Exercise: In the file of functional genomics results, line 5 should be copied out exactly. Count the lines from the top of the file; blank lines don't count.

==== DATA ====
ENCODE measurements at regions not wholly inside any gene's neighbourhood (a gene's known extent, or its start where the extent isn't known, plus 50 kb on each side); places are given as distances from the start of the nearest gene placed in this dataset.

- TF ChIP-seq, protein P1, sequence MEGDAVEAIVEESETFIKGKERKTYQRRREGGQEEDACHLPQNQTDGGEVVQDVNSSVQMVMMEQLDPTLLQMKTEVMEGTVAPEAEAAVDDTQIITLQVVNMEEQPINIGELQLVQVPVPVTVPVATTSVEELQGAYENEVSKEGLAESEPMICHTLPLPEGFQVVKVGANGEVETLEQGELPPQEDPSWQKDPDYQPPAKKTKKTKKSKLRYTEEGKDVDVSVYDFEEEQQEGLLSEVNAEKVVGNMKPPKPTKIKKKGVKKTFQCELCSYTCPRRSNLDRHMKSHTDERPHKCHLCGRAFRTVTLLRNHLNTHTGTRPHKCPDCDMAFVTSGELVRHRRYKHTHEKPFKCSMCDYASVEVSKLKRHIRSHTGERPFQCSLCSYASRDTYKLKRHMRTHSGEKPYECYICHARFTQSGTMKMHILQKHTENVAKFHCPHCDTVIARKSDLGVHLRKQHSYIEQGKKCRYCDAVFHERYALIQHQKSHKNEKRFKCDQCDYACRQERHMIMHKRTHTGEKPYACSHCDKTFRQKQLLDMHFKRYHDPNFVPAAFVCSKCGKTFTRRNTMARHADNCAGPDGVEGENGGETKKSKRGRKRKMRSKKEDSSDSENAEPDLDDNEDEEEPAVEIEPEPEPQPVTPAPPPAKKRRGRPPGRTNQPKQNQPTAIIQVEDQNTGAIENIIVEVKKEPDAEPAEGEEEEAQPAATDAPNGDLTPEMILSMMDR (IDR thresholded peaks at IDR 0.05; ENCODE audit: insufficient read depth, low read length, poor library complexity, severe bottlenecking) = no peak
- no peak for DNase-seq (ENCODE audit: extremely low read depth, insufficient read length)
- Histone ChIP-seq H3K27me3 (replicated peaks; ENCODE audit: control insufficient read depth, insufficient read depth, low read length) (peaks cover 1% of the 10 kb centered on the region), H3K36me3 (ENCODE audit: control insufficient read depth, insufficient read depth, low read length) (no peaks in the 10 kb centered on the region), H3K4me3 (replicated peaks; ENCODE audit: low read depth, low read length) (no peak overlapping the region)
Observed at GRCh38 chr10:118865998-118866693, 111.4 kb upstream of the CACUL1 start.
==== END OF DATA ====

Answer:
Observed at GRCh38 chr10:118865998-118866693, 111.4 kb upstream of the CACUL1 start.